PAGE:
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HV thyratrons and fusion

Posted: Fri Nov 10, 2017 10:22 pm
by Roberto Ferrari
Hi,

Thinking about John Myers' recent post,I had a slightly mad idea.

The HY-3202 thyratron is loaded with deuterium and the inner pressure is around 15-30 mtorr (as per WiKi), not too far from fusors.
So, working at 30 kV may do some fusion…
All needed to check this is to monitor neutrons close to a high voltage working thyratron.
What you fusorists think about?

Roberto

Re: HV thyratrons and fusion

Posted: Fri Nov 10, 2017 11:09 pm
by Richard Hull
If there were neutrons produced by the thyratron, there would have to be a radiation warning on the tube. Pulses are on the order of 1us and the fastest rep rate is typically 1khz. Plus the deuterons are headed in one direction only and that would imply beam on target and there is no target that is deuterated.

I would imagine only a very well tuned 3He tube detector might have a chance of picking any emission out of the noise floor

Richard Hull

Re: HV thyratrons and fusion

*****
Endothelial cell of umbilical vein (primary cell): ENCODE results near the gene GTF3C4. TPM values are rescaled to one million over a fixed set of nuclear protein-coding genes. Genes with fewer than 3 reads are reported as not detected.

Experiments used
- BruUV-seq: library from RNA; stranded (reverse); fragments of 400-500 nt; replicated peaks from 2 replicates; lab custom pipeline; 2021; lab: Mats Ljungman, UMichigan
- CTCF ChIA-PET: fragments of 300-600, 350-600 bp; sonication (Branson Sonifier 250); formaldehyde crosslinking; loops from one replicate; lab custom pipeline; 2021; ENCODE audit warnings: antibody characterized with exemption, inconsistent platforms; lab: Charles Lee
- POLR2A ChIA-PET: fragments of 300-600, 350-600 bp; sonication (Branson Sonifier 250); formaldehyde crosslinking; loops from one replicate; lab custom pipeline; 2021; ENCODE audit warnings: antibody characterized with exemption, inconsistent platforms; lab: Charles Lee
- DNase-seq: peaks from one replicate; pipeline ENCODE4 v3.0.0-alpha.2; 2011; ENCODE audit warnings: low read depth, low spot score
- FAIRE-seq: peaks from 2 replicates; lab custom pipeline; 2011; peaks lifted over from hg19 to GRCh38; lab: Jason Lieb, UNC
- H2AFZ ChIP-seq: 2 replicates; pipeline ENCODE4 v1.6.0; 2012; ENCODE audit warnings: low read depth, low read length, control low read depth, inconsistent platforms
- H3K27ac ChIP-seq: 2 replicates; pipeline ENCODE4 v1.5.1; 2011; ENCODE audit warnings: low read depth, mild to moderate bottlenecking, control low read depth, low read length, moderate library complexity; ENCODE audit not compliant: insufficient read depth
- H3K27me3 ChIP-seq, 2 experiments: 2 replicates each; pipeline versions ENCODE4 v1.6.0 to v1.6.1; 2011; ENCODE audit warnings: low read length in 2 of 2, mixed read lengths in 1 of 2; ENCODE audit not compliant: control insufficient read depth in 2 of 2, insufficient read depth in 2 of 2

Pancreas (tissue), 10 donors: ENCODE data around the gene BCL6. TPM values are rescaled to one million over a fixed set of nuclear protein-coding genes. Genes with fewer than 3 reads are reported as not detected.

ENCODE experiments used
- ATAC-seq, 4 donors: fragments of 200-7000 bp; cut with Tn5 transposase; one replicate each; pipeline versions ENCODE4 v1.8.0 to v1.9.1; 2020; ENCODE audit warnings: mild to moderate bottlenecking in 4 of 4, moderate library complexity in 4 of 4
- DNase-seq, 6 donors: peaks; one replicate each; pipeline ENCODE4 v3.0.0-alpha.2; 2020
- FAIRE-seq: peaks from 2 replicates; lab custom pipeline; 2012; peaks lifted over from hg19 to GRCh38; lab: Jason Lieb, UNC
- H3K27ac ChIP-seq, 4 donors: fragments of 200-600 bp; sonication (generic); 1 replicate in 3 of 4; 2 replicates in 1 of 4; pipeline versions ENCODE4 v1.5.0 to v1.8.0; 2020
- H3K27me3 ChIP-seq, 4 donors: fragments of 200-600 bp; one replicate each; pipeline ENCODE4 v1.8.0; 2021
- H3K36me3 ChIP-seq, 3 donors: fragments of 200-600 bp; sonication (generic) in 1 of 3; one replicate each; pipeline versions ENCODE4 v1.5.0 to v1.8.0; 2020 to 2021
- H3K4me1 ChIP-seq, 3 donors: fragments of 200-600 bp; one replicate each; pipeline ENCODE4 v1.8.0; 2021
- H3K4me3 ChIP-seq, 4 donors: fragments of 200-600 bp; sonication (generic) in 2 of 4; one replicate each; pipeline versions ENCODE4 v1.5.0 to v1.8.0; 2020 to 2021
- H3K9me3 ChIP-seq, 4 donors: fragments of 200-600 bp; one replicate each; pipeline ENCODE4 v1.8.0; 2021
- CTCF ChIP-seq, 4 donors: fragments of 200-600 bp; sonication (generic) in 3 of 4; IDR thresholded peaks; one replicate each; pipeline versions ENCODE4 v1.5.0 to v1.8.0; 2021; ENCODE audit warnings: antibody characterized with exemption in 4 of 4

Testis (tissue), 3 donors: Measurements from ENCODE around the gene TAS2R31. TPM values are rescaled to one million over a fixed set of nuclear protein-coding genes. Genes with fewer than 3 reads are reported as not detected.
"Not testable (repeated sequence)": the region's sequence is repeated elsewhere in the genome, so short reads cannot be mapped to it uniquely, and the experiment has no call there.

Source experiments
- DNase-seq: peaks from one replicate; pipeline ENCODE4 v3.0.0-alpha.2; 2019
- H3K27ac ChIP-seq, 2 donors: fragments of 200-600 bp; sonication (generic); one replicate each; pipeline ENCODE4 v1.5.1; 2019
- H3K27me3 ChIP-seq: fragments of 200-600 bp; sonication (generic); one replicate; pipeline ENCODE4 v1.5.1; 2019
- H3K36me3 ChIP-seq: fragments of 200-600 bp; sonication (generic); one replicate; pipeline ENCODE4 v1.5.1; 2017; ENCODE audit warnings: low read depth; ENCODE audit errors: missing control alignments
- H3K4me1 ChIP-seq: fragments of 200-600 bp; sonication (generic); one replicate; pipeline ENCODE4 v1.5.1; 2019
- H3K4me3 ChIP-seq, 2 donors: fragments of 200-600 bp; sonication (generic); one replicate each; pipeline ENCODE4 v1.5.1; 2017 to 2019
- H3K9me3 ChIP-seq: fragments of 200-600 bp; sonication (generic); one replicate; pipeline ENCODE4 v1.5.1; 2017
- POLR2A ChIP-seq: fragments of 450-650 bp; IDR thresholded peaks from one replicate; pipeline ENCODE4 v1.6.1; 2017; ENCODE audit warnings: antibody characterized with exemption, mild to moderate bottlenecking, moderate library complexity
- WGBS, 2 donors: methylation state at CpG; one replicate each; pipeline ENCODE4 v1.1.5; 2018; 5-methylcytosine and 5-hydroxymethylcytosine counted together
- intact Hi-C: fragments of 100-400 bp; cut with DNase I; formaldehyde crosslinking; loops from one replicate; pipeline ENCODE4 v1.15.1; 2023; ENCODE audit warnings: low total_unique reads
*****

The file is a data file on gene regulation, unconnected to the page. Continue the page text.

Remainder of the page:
Posted: Sat Nov 11, 2017 12:51 am
by Roberto Ferrari
Hi Richard
I am aware of the pulsed mode of operation but estimated that the average power involved was higher than the 500 W of a typical fusor.
About the loaded target I assumed that nickel is a typical support/cage for filaments, good enough to store deuterium during tests and operation life time.
Of course, I realize mine is just a hunch.
Thanks for comment.
Roberto

Re: HV thyratrons and fusion

Posted: Sat Nov 11, 2017 11:55 pm
by Richard Hull
Yes, the pulses can range to one million watts peak pulsed power in a ceramic thyratron. However the pulses are going the wrong way and the deuterium gas is not being accelerated during the pulse. The gas is being bulk ionized and used as a conductor. The same goes for mercury in and old thyratron and plain hydrogen. Not all hydrogen thyratrons have deuterium in them.

Richard Hull